Around my first son Isaac’s birthday in April 1998, I found out that I was pregnant. Everything went fine for the first part of the pregnancy. My boyfriend was happy and hoping for a boy, although I wanted a girl.
At 20 weeks, my doctor sent me to a specialist, Dr. Hasselein, for my ultrasound. I don’t know whether or not she sensed something different. She said that due to my history, in which I had lost my first pregnancy at five months, and had been induced at 36 weeks because of pre-eclampsia for the birth of my first-born son, Isaac, she thought it would be best.
When Dr. Hasselein performed the ultrasound, he announced that I was pregnant with twin boys. My boyfriend was excited, since that was what he’d wanted. In announcing that, the doctor also informed me that they were a rare case of identical twins, where the babies shared the same amniotic sack, but thankfully were not conjoined. The twins were average weight and looked strong and healthy, lying head to head. Then he informed us of the complications: each baby had his own umbilical cord, but the umbilical cords were all tangled up. He said there was no way I would be able to deliver vaginally, I would have to have a c-section, and they were going to take them at 32 weeks. He also said there was a possibility that one or both could die if the umbilical cords tightened and cut off the babies’ supply, so I was put on strict bed rest, which is hard when you have an 18-month-old you also have to care for with little to no help.
I started seeing Dr. Hasselein on a regular basis, and the twins were doing fine. Then the tables turned: at 28 weeks, Dr. Hasselein insisted I start going to the hospital twice a week so they could monitor the heartbeats. I was to go every Monday and Thursday.
The first week was fine. The next week (week 29), I went to the hospital and both hearts were beating strongly. When I returned on Thursday, only one heart was beating. The nurses called Dr. Hasselein, and he immediately came in with an ultrasound machine.
Unfortunately, one of the twins’ hearts was no longer beating. I remember I didn’t believe it; I was praying it was all a mix-up, and that everything would be fine. But it wasn’t. One of my twins had passed away.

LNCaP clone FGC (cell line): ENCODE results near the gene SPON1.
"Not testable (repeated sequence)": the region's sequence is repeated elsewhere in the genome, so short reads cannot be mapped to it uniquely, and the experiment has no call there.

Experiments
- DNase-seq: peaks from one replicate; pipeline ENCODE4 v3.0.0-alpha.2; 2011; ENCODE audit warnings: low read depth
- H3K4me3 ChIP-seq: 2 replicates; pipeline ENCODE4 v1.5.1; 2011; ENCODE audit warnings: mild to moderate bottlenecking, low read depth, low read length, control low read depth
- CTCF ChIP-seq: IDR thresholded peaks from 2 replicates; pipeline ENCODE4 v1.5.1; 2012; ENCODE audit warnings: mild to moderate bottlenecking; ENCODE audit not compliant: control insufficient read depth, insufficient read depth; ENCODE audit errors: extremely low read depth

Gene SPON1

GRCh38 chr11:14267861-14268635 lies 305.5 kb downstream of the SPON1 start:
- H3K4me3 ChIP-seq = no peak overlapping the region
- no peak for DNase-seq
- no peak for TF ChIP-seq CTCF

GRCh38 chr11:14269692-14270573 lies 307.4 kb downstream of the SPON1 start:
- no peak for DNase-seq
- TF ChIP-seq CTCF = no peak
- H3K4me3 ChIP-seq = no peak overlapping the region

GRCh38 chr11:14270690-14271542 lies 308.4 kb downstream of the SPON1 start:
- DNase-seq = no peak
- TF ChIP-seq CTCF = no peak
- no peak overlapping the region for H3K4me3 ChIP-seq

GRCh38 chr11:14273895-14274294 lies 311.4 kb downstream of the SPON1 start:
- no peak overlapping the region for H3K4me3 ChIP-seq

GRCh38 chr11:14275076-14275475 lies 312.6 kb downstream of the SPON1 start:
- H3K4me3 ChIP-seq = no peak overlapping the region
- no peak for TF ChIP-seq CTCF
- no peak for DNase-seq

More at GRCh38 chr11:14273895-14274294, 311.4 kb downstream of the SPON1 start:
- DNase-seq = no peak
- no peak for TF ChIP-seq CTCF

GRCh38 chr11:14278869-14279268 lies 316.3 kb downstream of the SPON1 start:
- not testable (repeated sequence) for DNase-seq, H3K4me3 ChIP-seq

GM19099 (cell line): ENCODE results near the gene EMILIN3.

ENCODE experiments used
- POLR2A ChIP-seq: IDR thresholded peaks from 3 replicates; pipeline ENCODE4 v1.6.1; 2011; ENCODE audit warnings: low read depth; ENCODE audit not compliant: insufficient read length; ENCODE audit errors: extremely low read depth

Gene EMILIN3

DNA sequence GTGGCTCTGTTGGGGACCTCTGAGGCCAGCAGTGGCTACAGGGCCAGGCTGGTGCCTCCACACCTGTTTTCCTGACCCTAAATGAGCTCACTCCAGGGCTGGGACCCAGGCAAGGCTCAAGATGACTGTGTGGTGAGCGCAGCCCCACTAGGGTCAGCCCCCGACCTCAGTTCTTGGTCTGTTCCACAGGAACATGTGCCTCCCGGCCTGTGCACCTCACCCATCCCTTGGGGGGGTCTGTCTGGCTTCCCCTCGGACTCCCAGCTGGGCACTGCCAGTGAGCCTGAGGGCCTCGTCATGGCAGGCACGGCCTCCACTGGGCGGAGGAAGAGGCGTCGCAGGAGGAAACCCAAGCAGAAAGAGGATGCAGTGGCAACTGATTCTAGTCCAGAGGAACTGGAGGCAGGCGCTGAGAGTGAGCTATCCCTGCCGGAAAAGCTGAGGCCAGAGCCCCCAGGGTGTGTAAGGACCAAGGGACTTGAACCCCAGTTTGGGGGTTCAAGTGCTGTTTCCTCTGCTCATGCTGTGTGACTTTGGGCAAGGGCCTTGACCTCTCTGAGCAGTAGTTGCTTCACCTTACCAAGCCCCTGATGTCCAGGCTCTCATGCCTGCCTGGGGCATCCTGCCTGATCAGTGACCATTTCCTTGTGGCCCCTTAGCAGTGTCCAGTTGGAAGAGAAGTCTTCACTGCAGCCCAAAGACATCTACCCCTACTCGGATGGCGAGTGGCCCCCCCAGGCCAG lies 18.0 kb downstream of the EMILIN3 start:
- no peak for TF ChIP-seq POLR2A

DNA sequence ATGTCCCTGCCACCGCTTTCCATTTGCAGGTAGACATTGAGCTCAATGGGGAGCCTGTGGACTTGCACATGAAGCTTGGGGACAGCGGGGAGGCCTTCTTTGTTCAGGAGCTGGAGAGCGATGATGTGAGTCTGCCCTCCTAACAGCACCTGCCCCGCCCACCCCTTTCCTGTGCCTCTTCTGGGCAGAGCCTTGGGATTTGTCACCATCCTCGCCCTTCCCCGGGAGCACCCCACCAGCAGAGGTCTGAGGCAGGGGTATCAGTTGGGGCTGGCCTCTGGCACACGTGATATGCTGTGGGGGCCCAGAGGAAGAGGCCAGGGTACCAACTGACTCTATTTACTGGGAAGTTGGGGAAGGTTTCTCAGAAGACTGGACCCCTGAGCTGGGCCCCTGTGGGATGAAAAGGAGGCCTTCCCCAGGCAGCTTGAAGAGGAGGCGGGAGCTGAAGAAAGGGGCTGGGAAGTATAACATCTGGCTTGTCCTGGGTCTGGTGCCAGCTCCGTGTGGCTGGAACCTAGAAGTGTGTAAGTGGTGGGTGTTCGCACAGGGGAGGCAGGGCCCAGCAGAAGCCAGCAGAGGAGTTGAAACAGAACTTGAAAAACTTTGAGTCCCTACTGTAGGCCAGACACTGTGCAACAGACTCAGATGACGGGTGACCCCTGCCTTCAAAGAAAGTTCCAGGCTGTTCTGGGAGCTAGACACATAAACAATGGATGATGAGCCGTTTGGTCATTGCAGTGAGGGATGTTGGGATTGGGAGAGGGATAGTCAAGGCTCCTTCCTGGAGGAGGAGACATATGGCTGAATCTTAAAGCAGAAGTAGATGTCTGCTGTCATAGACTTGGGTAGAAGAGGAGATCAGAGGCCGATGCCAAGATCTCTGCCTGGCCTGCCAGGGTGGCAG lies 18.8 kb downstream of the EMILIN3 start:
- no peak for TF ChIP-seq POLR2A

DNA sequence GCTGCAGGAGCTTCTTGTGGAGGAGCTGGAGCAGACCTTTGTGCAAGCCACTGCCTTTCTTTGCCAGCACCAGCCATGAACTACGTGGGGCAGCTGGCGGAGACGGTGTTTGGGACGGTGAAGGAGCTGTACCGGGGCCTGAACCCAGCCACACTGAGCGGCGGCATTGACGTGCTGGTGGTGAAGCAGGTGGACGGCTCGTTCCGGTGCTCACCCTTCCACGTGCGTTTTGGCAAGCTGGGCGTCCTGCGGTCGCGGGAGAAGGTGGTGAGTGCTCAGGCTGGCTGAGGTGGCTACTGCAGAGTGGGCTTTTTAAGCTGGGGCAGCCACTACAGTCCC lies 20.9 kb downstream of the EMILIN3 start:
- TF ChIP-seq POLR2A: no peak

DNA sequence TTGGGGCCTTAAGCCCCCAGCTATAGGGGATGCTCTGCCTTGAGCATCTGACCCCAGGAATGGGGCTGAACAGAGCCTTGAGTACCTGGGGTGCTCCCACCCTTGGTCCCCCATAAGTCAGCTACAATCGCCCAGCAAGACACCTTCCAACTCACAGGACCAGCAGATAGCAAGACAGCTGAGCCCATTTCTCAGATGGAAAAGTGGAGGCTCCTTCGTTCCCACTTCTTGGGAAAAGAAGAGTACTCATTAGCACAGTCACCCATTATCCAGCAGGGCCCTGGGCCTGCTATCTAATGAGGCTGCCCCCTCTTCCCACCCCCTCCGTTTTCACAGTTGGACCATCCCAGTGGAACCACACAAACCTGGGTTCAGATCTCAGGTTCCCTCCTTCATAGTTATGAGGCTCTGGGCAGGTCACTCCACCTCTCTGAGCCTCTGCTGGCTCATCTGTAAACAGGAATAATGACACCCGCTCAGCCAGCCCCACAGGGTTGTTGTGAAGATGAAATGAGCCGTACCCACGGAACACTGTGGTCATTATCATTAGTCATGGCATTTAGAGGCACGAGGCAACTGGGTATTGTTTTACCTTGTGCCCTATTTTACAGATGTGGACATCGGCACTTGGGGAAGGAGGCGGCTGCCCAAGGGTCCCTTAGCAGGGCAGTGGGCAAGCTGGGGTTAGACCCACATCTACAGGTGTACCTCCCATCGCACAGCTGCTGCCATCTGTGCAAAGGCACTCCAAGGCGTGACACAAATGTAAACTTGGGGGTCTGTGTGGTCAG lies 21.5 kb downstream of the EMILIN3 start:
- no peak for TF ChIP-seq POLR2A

I was sent to another hospital to see four specialists, one of whom was on vacation. The three available specialists examined me at different times and all suggested different strategies. The first one suggested I deliver right away, the downside of that decision being that the live baby could either have a lot of problems or may not survive. The second one suggested I wait a few days and get steroid shots to strengthen the live baby’s lungs then deliver. The risks in that case were that the second baby may still not survive and potentially have a lot of problems. The third specialist suggested I wait until I reach 32 weeks (3 more weeks) and deliver then, which would give the live baby a chance to become more ready to survive outside my womb, which still left the possibility of blood clots transferring from my deceased son to the live son, which could cause him to have seizures and convulsions. Those, in turn could cause brain damage, and there would be no way to find out if any of the above had happened until after the baby’s birth.
I was sad, scared, upset and confused. Which course of action should I choose? What if I chose the wrong one and lost my second baby, too? I didn’t know what to do, or who to turn to. So I turned to God and asked for help. Since I was not that good at hearing his voice, I decided to rest, and I asked him to have an answer in my heart and mind when I woke up, and I wouldn’t worry about it anymore.
The next morning at 9 a.m., I was awakened by the specialists asking me what I had decided to do. God had put it in my heart to wait until I reached 32 weeks, so that’s what I did. They kept me in the hospital the whole three weeks to continuously monitor my son’s heartbeat.
During the following three weeks, I kept having contractions. The specialists said that because I had one deceased baby and one live baby, my body was confused and didn’t know whether to abort or not. So they gave me medicine to ease the contractions.
During the second week (31 weeks gestational), during a routine ultrasound, I heard one of the doctors tell the other that my deceased son’s head was caving in. This disturbed me very much, as I had looked forward to holding him when he was born. For some reason they hadn’t wanted me to know, but the doctor finally explained to me that with him being deceased for three weeks prior to delivery, his bone structure would start to give out; he would start to decay and he would not look as you would imagine a baby to look. I was freaked out and sad, but I then thanked God for making me aware of this so I would know what to expect at birth.